MANY OFFICE serfs like to slide away early on Friday afternoons within the quiet summer season months. So anger boiled over on August ninth when a number of rail strains had been shut down following an influence reduce. Delays had been so unhealthy on strains going north from London that it was faster for some commuters to trudge residence on foot. The snafu was the fault of the electrical energy business relatively than the practice firms. However it added to the railways’ rising repute for unreliability. With dreadful timing, it was introduced just a few days later that fares would go up once more subsequent yr, by 2.8%.
Boris Johnson’s authorities is consumed by the duty of getting Britain out of the European Union by October 31st. However earlier than then it should additionally make two huge selections concerning the railways. The primary is whether or not to go forward with HS2, a high-speed line between London and the north (see article). The second is repair the remainder of the community. This autumn an official overview by Keith Williams, a former British Airways boss, will take into account reform the franchising system underneath which most strains function. Mr Williams has already stated the present set-up has “had its day” and talked of “revolution, not evolution”.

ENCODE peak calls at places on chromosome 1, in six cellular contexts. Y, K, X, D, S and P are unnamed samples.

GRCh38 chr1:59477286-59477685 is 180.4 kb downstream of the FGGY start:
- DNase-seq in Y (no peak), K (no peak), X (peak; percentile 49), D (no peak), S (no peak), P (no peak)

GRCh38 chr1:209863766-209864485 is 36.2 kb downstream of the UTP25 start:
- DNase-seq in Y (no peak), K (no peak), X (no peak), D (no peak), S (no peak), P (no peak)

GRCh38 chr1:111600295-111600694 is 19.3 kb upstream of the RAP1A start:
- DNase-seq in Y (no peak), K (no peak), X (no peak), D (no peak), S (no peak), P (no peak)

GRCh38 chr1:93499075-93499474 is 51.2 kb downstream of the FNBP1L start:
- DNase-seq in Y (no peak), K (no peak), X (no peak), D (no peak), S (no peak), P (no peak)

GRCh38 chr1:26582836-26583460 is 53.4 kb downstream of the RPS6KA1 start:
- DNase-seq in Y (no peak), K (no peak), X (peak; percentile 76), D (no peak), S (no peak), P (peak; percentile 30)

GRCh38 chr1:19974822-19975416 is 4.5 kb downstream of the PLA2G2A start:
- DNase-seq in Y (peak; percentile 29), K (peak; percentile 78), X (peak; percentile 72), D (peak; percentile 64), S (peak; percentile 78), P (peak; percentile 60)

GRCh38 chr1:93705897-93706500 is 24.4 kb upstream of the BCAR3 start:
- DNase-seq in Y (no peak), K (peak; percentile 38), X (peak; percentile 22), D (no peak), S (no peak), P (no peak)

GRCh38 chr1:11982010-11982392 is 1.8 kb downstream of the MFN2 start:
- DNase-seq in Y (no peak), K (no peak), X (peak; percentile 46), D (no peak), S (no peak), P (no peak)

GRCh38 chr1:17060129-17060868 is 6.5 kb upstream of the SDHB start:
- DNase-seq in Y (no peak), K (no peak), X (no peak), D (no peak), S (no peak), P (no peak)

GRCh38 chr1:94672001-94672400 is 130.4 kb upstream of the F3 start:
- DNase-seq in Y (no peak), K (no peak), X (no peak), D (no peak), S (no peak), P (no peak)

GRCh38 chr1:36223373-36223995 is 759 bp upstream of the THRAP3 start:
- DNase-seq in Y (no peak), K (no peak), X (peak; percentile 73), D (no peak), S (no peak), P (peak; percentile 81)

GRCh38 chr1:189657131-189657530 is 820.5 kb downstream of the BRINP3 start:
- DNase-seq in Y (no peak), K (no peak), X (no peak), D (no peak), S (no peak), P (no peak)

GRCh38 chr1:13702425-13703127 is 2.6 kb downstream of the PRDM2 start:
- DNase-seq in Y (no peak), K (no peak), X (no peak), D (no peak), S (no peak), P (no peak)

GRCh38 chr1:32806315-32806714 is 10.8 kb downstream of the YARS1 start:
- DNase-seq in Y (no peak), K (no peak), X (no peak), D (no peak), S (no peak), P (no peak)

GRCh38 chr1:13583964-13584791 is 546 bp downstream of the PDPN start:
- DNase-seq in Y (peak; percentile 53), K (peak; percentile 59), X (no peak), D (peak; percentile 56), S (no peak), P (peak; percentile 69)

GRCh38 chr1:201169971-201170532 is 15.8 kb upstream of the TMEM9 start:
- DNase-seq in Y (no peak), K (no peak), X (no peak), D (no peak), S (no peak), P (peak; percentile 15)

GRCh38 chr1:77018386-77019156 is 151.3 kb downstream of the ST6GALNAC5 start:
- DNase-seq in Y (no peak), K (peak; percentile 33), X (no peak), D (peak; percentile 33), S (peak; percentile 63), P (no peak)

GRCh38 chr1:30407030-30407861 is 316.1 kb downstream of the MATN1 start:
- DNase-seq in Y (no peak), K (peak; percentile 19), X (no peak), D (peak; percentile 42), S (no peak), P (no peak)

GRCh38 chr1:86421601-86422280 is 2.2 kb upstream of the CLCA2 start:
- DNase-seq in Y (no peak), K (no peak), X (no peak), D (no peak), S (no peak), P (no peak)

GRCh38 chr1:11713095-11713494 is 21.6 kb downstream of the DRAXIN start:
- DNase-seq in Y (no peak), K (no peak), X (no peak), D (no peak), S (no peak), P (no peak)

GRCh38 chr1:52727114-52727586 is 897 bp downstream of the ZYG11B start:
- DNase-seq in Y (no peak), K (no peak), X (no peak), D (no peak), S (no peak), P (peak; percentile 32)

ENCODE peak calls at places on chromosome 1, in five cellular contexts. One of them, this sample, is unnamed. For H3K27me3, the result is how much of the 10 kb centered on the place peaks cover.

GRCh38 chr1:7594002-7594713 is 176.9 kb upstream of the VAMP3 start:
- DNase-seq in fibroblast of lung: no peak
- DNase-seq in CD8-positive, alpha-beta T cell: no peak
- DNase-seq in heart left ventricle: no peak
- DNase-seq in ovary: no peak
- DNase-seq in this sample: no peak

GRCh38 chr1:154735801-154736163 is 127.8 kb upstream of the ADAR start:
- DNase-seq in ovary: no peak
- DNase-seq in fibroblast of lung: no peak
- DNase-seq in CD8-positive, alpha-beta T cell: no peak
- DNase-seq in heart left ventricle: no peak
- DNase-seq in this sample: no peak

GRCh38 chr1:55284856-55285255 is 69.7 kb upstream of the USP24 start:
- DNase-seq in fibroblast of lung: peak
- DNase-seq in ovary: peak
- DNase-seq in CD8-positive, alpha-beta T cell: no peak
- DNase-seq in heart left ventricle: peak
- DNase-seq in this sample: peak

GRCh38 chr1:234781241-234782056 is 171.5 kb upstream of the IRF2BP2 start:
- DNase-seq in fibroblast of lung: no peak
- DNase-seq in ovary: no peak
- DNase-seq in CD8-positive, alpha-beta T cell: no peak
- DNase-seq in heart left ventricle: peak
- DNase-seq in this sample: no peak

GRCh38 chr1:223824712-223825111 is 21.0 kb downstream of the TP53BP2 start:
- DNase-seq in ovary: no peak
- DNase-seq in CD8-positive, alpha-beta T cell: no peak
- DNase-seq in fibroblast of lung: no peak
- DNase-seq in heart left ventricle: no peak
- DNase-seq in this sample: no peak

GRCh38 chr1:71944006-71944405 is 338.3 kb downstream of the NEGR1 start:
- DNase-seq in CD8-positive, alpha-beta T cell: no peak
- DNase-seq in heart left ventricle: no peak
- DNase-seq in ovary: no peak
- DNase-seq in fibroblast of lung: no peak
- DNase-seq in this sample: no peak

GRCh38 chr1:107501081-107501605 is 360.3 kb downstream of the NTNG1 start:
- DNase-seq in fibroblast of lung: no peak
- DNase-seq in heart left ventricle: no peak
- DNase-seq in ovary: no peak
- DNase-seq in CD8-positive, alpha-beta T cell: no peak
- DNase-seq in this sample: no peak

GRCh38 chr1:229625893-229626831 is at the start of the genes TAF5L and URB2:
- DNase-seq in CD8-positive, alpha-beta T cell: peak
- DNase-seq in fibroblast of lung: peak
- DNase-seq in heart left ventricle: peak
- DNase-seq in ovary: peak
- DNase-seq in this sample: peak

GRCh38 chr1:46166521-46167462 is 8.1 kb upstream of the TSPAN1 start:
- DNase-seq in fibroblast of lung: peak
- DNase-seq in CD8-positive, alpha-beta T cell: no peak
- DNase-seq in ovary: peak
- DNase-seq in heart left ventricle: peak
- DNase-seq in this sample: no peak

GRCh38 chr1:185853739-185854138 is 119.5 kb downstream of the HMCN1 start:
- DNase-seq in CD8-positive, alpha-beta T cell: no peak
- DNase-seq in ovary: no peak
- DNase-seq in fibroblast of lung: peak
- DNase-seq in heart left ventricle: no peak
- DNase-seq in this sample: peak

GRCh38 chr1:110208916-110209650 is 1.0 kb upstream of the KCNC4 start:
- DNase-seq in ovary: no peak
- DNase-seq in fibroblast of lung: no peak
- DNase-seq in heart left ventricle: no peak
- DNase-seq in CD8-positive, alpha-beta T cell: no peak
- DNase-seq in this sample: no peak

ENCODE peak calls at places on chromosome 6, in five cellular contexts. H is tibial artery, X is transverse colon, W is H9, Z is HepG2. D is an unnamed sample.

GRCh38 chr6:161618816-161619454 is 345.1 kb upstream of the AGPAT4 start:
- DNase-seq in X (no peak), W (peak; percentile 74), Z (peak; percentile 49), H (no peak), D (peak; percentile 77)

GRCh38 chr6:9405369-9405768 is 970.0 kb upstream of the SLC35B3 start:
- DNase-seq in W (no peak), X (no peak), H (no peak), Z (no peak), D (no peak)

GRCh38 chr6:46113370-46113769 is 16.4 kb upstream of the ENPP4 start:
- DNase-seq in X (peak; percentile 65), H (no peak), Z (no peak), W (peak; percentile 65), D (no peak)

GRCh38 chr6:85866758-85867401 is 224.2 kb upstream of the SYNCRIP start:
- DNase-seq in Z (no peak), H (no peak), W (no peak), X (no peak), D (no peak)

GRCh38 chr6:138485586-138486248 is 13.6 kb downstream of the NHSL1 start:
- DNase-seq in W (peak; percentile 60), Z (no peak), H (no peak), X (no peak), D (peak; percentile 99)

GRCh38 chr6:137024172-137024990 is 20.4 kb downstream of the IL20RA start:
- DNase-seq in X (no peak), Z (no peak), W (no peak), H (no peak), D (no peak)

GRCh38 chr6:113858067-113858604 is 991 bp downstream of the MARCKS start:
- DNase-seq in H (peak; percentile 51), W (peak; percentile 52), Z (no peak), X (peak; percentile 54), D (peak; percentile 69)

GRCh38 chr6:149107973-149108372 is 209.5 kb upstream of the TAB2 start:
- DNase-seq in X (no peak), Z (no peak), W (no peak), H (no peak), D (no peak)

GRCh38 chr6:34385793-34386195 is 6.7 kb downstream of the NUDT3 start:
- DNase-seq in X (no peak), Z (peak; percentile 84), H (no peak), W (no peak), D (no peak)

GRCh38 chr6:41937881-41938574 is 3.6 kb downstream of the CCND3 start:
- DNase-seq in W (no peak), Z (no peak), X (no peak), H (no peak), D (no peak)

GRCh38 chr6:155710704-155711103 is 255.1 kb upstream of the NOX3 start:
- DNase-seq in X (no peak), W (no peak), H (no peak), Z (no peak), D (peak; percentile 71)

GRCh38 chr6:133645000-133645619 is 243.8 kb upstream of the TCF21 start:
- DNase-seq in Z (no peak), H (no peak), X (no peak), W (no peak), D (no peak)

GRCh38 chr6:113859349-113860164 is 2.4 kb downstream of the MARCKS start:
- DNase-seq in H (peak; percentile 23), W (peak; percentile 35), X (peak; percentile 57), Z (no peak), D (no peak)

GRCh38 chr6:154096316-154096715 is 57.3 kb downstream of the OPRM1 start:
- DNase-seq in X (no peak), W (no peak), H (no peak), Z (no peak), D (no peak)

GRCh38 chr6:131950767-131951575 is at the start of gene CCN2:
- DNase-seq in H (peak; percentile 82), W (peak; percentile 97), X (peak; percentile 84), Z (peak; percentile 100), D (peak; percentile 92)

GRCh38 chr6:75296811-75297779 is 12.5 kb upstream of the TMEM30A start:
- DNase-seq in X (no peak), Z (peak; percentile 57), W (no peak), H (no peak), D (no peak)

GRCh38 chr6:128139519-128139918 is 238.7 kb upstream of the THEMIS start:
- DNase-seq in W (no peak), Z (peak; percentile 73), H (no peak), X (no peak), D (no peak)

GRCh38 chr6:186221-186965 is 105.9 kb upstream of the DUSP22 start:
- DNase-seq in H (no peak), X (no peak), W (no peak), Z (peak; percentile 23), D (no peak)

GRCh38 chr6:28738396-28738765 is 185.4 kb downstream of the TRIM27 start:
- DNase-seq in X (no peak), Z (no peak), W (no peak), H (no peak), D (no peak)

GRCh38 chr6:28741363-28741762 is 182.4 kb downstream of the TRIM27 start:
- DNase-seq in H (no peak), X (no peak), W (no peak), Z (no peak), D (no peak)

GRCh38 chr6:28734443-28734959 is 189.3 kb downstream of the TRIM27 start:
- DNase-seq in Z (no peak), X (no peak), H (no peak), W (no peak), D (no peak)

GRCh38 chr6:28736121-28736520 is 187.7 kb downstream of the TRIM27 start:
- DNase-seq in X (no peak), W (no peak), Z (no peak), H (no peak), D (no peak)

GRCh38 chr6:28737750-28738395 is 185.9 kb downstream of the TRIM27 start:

The Williams report was commissioned after a catastrophically botched timetable change final summer season led to almost half the trains in northern England being delayed or cancelled. The incident exemplified how the railways, which made a lot progress after being privatised within the early 1990s, have gone off-track. Final yr delays and cancellations reached their worst degree in practically a decade. On the identical time passenger numbers fell by 1.4%, the primary dip since privatisation. Amid all this, passengers are paying extra. Ticket costs have risen twice as quick as wages since 2010.
When Britain broke up and bought British Rail, the state-run monopoly, it hoped to spur competitors and reduce prices. With this goal it launched into a radical experiment, tried earlier than solely in Sweden, of separating the administration of the tracks from that of the trains. Politicians feared that chaos may ensue, and a few politically delicate strains may shut, if the system went from inflexible state monopoly to free-market free-for-all in a single day. In order that they launched a system of franchises, by which firms may bid for the precise to function specified companies, to make sure continuity and permit for the subsidising of loss-making companies.